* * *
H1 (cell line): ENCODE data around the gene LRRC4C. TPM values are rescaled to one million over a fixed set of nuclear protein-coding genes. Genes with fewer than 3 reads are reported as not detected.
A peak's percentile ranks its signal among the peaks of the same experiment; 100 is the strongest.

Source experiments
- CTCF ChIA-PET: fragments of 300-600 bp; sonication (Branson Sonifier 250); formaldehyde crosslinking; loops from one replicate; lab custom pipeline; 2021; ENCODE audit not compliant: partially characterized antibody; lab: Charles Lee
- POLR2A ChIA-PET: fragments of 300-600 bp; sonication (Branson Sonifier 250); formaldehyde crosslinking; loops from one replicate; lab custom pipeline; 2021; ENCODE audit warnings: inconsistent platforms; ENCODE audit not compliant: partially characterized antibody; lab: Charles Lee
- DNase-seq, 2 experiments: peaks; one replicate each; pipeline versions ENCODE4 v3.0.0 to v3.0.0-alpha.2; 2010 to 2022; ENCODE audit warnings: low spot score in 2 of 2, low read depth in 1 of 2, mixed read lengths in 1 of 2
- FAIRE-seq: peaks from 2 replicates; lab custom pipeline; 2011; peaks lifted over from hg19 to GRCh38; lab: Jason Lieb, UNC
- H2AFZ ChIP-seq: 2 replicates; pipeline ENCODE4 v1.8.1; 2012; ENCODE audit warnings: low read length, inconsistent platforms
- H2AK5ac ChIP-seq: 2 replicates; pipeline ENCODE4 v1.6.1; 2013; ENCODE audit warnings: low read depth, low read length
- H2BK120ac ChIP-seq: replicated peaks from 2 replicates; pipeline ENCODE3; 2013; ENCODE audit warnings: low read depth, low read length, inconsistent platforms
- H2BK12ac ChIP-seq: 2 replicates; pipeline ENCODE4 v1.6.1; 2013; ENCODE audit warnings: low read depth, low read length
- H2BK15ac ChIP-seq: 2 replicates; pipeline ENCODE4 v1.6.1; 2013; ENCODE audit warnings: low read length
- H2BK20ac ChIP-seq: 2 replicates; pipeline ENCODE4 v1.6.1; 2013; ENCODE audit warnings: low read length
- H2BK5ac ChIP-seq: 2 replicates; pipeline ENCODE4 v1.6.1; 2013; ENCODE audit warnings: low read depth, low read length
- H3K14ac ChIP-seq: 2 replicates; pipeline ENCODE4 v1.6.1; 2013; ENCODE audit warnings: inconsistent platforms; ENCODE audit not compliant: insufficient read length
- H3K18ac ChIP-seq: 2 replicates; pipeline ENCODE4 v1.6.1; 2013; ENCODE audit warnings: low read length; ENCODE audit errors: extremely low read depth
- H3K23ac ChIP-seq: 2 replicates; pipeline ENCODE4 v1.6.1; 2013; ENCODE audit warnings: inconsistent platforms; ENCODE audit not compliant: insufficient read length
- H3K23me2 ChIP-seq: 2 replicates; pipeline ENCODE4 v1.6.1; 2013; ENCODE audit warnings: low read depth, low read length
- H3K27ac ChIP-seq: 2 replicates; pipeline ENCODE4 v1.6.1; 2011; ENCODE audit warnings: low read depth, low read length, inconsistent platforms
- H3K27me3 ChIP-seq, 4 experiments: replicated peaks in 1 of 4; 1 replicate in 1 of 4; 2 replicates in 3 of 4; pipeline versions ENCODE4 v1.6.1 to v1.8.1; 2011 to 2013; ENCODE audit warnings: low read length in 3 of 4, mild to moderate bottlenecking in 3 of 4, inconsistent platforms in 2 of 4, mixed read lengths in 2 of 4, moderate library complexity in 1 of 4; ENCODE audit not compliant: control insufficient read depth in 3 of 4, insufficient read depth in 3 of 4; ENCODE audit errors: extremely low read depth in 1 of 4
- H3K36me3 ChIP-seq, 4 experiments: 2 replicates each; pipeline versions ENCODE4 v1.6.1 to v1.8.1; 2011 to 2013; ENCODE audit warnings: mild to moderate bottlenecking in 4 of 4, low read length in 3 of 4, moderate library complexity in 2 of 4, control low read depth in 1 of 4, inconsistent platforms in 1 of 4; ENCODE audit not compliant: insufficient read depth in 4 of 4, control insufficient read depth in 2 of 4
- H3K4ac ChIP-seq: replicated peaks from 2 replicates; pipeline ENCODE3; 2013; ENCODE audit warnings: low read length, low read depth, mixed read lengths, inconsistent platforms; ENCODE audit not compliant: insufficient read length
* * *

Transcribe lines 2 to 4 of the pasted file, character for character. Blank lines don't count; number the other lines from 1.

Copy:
A peak's percentile ranks its signal among the peaks of the same experiment; 100 is the strongest.

Source experiments
- CTCF ChIA-PET: fragments of 300-600 bp; sonication (Branson Sonifier 250); formaldehyde crosslinking; loops from one replicate; lab custom pipeline; 2021; ENCODE audit not compliant: partially characterized antibody; lab: Charles Lee